Privacy Advocates Decry Google Subpoena

WASHINGTON — Privacy advocates throughout the country have responded with uniform opposition to attempts by the Bush administration to force Google to hand over search engine records that detail what users are searching for online, despite the fact that the Justice Department said Friday it had already obtained compliance on similar requests of America Online, Yahoo and Microsoft.

“This is the camel's nose under the tent for using search engines and all kinds of data aggregators as surveillance tools,” Jim Harper, director of information policy studies at the Cato Institute, told the Associated Press.

According to the subpoena, which was filed last year, Federal prosecutors embattled in a case with the American Civil Liberties Union over the Child Online Protection Act want Google to cough up more than a million records.

“The production of those materials would be of significant assistance to the government's preparation of its defense of the constitutionality of this important statue,” prosecutors said in the filing.

But groups like the libertarian Cato Institute, as well as the Electronic Privacy Information Center, Search Engine Watch and the Center for Democracy and Technology have staunchly disagreed with the government’s proposed intent, as have ranking democrats on the Hill.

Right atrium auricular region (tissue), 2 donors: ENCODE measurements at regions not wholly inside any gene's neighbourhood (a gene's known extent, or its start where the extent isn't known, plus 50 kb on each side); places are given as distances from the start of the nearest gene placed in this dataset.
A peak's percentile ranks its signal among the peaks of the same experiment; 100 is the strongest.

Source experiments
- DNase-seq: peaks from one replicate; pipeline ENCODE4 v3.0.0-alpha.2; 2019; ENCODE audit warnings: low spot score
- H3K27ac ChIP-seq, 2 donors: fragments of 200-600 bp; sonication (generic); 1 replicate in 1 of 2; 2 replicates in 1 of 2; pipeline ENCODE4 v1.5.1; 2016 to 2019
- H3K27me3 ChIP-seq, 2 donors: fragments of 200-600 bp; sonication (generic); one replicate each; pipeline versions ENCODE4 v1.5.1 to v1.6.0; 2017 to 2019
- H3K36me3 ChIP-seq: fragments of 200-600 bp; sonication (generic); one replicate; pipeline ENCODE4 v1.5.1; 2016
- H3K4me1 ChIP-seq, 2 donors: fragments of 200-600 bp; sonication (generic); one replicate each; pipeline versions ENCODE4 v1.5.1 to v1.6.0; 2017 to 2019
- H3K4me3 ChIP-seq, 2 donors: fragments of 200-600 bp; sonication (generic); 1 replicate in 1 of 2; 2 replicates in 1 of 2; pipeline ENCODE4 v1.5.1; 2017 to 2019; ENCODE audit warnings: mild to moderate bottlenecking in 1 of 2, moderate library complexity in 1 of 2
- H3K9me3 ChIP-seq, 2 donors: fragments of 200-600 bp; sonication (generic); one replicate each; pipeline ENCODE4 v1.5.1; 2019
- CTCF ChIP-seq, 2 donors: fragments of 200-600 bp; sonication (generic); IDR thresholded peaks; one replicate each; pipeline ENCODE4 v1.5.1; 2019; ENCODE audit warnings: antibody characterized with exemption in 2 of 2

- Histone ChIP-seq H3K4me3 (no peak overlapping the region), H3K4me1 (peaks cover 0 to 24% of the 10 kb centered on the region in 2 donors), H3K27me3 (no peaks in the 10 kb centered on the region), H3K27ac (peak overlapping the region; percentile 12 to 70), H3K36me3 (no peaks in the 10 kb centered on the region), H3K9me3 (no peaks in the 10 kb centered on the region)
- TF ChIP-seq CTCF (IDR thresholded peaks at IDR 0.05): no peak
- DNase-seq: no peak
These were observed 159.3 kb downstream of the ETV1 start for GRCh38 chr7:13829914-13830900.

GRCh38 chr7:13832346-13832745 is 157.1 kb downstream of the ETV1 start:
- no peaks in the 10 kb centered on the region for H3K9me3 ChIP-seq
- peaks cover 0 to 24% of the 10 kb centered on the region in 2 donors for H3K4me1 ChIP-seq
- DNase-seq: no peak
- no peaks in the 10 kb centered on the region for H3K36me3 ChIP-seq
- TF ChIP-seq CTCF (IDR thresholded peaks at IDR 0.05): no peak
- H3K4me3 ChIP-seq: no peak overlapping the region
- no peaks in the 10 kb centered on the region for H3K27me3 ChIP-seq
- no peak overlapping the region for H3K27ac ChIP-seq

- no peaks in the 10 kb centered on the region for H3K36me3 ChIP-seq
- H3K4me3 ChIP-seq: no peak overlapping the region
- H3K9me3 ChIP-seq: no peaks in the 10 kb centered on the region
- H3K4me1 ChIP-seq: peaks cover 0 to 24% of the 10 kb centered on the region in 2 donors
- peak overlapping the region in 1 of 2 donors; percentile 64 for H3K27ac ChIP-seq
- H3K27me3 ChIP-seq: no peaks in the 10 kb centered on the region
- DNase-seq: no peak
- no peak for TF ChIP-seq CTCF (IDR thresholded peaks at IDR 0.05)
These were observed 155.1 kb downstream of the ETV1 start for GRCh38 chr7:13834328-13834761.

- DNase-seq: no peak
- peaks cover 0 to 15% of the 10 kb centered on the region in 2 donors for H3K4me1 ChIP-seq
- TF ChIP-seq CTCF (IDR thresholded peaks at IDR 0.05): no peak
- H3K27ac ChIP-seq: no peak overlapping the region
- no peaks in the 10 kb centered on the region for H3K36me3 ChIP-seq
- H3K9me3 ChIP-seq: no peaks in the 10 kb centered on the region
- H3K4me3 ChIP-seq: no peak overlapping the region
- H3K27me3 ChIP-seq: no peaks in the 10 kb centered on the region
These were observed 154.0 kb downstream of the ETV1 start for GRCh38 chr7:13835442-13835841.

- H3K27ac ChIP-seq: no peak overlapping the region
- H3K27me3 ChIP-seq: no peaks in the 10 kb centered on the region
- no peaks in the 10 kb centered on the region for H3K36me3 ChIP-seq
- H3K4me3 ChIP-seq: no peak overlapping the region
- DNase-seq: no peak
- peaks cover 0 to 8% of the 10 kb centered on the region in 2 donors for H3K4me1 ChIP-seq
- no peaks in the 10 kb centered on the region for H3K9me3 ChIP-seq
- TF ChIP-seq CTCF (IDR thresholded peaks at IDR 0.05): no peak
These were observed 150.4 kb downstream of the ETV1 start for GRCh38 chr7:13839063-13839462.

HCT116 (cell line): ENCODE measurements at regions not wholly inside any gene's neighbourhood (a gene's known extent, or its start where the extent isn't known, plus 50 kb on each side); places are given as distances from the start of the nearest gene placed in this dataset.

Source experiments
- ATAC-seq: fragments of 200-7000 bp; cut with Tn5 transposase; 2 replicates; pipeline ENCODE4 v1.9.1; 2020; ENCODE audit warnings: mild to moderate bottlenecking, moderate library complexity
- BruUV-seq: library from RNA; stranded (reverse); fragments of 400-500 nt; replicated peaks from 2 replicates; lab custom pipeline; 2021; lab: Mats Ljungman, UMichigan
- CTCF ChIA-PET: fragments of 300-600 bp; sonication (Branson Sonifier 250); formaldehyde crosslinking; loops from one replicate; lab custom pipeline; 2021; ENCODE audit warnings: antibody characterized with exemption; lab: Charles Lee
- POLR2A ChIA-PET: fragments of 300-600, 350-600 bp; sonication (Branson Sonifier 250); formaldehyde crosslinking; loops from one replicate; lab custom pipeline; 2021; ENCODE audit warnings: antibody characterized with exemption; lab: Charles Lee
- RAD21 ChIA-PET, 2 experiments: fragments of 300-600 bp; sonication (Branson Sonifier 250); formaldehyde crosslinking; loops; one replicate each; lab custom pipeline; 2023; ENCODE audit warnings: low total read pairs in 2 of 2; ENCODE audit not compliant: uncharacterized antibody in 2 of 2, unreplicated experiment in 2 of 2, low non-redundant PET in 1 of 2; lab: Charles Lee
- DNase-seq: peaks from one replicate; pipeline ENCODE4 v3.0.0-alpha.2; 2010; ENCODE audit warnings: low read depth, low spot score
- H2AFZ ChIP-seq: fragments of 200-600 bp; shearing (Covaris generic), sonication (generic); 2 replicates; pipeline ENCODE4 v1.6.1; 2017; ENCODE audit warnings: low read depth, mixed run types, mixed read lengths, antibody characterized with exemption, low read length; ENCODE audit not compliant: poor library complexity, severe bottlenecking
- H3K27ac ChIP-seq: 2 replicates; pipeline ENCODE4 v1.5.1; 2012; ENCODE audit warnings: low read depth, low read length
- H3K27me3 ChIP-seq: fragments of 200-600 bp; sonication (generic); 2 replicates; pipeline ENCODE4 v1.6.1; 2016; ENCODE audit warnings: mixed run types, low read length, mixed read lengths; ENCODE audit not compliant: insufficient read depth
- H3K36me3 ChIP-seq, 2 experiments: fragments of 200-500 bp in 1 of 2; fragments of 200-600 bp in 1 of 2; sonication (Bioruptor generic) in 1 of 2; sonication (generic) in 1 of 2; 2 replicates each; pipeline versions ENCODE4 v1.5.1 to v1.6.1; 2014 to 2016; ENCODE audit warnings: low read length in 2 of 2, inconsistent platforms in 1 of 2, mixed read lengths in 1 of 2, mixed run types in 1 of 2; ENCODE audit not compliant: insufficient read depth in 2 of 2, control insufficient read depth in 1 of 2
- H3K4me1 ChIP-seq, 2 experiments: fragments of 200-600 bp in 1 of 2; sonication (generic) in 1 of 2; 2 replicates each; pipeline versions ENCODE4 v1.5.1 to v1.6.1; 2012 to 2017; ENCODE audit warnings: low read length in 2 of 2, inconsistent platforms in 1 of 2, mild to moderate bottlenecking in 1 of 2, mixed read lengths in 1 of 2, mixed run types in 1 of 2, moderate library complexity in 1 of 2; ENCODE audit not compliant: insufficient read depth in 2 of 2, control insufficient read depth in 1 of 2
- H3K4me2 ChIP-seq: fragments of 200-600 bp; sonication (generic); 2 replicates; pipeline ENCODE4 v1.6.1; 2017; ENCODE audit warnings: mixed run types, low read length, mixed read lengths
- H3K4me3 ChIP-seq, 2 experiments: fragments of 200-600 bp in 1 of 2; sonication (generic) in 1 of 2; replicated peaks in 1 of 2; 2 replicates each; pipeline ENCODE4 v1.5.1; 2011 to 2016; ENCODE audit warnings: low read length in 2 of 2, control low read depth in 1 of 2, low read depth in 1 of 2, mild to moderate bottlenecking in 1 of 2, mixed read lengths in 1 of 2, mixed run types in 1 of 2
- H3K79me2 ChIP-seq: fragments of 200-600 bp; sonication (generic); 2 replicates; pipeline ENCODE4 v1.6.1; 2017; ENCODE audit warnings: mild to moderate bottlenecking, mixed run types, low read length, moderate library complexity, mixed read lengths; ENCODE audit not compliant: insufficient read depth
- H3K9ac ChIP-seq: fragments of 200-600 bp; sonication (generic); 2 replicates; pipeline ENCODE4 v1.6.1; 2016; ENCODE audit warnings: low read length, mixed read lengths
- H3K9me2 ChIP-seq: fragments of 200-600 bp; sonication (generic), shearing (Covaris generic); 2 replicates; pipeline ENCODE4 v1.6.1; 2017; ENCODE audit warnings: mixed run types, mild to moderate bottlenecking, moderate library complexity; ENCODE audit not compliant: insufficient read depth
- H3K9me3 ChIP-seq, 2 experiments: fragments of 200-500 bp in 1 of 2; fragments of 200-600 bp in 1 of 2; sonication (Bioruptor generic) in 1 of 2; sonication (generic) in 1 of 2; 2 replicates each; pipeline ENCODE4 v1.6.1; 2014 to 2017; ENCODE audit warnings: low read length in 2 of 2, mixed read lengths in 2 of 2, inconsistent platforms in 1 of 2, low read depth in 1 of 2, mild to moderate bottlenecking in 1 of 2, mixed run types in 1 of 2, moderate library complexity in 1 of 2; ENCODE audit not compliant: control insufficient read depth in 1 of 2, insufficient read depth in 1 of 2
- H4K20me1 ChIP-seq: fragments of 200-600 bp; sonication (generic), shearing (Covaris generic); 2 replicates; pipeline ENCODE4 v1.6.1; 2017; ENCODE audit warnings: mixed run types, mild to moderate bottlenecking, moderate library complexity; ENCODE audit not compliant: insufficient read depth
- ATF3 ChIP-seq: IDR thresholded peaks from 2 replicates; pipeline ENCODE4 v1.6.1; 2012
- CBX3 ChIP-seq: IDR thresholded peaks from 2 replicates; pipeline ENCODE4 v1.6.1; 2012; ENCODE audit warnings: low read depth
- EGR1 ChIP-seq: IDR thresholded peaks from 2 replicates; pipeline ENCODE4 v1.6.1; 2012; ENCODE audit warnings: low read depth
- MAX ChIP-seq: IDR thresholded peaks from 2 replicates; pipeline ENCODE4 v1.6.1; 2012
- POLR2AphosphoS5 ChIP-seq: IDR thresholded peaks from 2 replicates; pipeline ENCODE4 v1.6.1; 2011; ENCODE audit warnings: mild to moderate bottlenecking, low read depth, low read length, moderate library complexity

Google has so far refused to comply with the request.

Rep. Edward Markey, D-Mass., said he would attempt to placate privacy concerns with a proposed bill that would prohibit the storage of “personally identifiable information” obtained on Internet search engines.

“Internet search engines provide an extraordinary service, but the preservation of that service does not rely on a bottomless, timeless database that can do great damage despite good intentions,” said Markey, who wants personally identifiable information to automatically erase from a search engine’s database after a reasonable time period.

Attorney General Alberto Gonzales told reporters in Washington Friday that privacy concerns surrounding the subpoena were overblown.

“We're not asking for the identity of Americans,” he said. “We simply want to have some subject matter information with respect to these communications. This is important and we will pursue this matter.”

But Chris Jay Hoofnagle of the Electronic Privacy Information Center surmised that obtaining such seemingly innocuous information could have dreadful results.

“If Google hands over the search logs and the Justice Department finds search strings like 'child porn' or 'naked children,' could they not then go back and ask Google for the user's Internet address?” Hoofnagle said in an official statement Friday.